Jump to content


This site uses cookies. By using this site, you agree to accept cookies, unless you've opted out. (US government web page with instructions to opt out: http://www.usa.gov/optout-instructions.shtml)

Birmingham Royal - July 9, 10


  • Please log in to reply
No replies to this topic

#1 Leigh Witchel

Leigh Witchel

    Editorial Advisor

  • Editorial Advisor
  • PipPipPipPipPipPipPip
  • 3,466 posts

Posted 15 July 2004 - 02:51 PM

[Avant-propos - I wrote this as a long review but broke it into chunks so I don't kill the discussion dead. Apologies for the delay!]

The performances of Birmingham Royal Ballet on Friday and Saturday were the high points of the week, and so far in some ways of the festival. They came here and they looked like a company, and they did it with dancers as diverse in origin as the Joffrey’s. Some of their principals are American, including Molly Smolen and Dominic Antonucci.

The company reprised Enigma on Friday and Dante Sonata on Saturday. Enigma had a few soloists switch about (Rachel Peppin danced Winnifred Norbury instead of Molly Smolen; Chi Cao danced Troyte instead of Robert Parker). By this point, nightly viewings of Ashton were doing what I had hoped for; I felt like I could accept the world that Ashton put us into without expectations brought from Balanchine. For me, the biggest jump was musicality, but I’ve been working on that since 1997. Balanchine’s structuralist approach to music and his archival skills are virtues, not rules. Ashton’s theatrical approach to music can be taken on its own terms. When I watched Enigma I thought most of Elgar’s subtitle: My Friends Pictured Within. It was like looking at leaves from an album rather than a narrative arc. Dante Sonata from the heavens looks as interesting as Dante Sonata from the ground. The ballet is spaced on dramatic spatial patterns, especially diagonals.

The Two Pigeons was delightful. It shares a humanity with La Fille Mal Gardée, the skilful and deft knowledge about our characters that makes old truths seem evergreen. The ballet tells the story of a painter in nineteenth century Paris who is dazzled by a Gypsy Girl from a passing troupe. Despite the pleas of his lover, he leaves their garret to visit the gypsy camp. He meets the Gypsy Girl and briefly displaces her lover to dance with her; this inevitably ends up with him being tied, beaten and thrown out of camp by the men. She spits on him and steps over him as she leaves. Chastened, he returns home to his beloved.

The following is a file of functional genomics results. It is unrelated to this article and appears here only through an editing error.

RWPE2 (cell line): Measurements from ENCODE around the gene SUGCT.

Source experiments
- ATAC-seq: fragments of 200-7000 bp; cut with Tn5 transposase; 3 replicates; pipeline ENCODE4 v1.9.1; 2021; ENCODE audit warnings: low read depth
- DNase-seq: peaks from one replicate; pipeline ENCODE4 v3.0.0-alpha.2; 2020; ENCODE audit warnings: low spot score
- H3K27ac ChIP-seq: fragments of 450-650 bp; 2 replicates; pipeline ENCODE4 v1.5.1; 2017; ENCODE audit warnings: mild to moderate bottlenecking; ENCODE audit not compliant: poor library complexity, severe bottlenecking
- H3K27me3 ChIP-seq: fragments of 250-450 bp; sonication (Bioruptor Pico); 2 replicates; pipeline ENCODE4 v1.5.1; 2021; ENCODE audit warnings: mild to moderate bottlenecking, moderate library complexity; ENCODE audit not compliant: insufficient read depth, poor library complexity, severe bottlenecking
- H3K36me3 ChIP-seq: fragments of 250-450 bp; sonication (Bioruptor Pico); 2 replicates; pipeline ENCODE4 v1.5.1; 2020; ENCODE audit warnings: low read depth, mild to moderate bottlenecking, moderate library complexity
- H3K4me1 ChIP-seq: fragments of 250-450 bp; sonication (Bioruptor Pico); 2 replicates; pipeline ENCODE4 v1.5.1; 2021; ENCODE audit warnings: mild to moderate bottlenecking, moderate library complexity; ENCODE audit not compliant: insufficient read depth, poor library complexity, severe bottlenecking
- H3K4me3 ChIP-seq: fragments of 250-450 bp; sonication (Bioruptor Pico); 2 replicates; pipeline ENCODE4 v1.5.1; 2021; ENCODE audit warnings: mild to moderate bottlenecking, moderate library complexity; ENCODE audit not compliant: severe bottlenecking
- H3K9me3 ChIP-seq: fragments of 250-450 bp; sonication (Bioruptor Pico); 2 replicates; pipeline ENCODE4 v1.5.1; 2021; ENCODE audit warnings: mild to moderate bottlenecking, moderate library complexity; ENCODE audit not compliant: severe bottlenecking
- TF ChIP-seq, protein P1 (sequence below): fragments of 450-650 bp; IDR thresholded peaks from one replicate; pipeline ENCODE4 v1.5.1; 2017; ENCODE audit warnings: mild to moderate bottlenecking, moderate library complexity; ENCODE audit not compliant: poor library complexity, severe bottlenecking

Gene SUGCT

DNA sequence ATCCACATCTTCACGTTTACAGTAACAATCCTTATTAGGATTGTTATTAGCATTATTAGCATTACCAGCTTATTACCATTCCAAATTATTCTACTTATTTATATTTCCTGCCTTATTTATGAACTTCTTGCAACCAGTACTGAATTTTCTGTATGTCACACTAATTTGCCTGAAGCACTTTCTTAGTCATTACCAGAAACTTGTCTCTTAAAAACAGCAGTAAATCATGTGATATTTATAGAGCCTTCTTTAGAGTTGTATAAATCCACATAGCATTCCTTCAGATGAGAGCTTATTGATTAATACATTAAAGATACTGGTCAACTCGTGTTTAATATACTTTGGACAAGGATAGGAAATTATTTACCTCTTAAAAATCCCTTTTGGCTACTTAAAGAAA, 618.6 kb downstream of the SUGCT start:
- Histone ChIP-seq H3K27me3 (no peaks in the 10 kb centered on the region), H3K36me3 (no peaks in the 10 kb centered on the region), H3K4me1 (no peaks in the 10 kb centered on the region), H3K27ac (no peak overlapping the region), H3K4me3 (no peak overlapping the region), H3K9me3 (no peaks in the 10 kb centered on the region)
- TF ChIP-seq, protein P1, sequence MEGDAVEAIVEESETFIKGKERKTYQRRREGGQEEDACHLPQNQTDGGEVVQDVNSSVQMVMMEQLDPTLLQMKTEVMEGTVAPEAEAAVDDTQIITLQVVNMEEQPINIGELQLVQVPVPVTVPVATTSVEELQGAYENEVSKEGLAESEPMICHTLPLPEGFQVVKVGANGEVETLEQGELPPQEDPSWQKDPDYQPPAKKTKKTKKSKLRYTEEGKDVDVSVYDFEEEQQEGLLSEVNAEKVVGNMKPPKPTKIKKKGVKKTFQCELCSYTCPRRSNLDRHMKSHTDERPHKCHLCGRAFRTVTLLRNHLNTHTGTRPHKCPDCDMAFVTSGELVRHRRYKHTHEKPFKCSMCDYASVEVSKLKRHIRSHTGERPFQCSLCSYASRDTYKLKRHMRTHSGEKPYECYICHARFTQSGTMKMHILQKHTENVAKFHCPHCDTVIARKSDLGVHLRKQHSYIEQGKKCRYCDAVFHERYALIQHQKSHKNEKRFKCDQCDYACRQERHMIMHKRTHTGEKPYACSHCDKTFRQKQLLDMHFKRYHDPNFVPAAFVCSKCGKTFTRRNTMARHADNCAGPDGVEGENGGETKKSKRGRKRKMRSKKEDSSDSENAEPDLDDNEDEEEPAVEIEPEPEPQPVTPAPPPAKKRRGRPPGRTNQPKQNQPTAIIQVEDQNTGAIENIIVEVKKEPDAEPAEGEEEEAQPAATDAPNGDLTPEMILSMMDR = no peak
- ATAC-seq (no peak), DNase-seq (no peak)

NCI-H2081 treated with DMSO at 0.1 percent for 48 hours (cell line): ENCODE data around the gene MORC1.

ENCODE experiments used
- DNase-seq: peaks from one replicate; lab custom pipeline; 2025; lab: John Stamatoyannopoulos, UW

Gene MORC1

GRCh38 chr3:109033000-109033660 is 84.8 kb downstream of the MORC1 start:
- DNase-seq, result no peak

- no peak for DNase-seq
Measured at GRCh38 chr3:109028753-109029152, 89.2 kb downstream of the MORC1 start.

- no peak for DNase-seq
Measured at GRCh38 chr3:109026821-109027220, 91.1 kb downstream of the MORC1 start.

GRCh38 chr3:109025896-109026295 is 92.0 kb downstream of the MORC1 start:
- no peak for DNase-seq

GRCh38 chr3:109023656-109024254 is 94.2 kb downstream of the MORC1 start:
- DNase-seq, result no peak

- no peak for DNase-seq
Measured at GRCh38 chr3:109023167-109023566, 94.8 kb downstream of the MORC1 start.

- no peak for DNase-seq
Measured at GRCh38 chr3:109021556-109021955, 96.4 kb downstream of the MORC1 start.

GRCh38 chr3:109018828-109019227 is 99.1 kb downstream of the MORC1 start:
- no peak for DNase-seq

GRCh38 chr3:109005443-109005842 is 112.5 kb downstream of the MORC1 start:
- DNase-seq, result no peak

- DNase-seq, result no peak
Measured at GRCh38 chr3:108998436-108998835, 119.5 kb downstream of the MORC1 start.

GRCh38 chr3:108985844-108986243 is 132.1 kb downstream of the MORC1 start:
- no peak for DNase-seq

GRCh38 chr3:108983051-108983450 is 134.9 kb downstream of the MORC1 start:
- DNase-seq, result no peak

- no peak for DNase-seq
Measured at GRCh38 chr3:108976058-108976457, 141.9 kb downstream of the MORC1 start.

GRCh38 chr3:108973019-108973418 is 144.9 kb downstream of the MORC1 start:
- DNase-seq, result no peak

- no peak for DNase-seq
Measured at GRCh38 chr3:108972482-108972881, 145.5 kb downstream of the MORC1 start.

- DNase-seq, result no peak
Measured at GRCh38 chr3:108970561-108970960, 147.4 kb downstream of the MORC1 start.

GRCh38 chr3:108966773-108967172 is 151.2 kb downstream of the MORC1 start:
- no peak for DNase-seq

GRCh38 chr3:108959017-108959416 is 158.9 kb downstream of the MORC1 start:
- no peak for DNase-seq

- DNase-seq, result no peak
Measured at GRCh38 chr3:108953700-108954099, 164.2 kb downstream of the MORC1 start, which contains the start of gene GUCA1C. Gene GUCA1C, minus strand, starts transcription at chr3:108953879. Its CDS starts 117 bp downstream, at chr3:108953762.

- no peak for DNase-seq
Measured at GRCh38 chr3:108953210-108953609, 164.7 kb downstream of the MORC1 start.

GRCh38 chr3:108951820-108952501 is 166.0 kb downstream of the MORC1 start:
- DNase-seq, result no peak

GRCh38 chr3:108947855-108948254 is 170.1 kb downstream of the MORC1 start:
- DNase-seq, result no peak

Ashton’s showman instincts (Trained Pigeons! Gypsies!) make the same sense to me as Balanchine’s. Stars and Stripes has girls in bobby sox and pointe shoes blaring trumpets and twirling batons. It’s also a brilliant series of classical divertissements ending in a grand pas de deux and finale. Ashton understands comprehension without condescension as well. Let people come to the theater and have fun. Just give them better fun than they ever would have asked for. There’s a further virtue in the almost Austenian compassion, depth and justice of Ashton’s characterizations. As contrived as the situations seem, as pat as the denouements, the characters grow before us. The pat conclusion becomes the just one.

Mr. A. and Mr. B. are brothers in their understanding of the classical set piece; the dance that exists both for its own sake, but also to distill the narrative and further its themes. Ashton has beautiful dances in both Act I for the Young Girl’s friends and also the Gypsies and an extended divertissement for the Gypsies in Act II. It’s possible to complain about the Act II divertissement if you approach it desiring a semblance of ethnic authenticity; Ashton mixes and matches various Eastern European character dances. It makes perfect sense if you approach it as a classical divertissement; it’s beautifully constructed with waves of gypsy men and women in rich saturated hues progressing forwards and peeling off. Birmingham’s corps danced it both securely and with style.

Birmingham gave us two casts and populated them cannily. It didn’t seem like a first or second cast, if in one cast a role was weaker, in the other it wasn’t. Robert Parker is obviously their star; his Young Man was exuberantly danced, affectionate and affectionately green. When thrown from the Gypsy camp he did a sad solo with ropes still tied to his hands. He looked for all the world like the Prodigal Son. Chi Cao danced as well, but was less of an actor. Parker was paired with Nao Sakuma, Cao with Ambra Vallo, and the situation was reversed. Sakuma is a strong technician and had charm, but I’d prefer to see her long straight lines in a role that doesn’t seem to call for soft curves. As the Gypsy Girl, Asta Bazeviciúte used her presence and size (she towered over Cao) to create her character. Smolen used her back; her yearning suppleness during the Act II divertissement was just lovely. Bazeviciúte made a feature of flicking her legs to a high extension at similar spots, but her back stayed upright. Give to Mr. B what is Mr. B’s, and give to Mr. A. what is Mr. A’s.


0 user(s) are reading this topic

0 members, 0 guests, 0 anonymous users


Help support Ballet Alert! and Ballet Talk for Dancers year round by using this search box for your amazon.com purchases (adblockers may block display):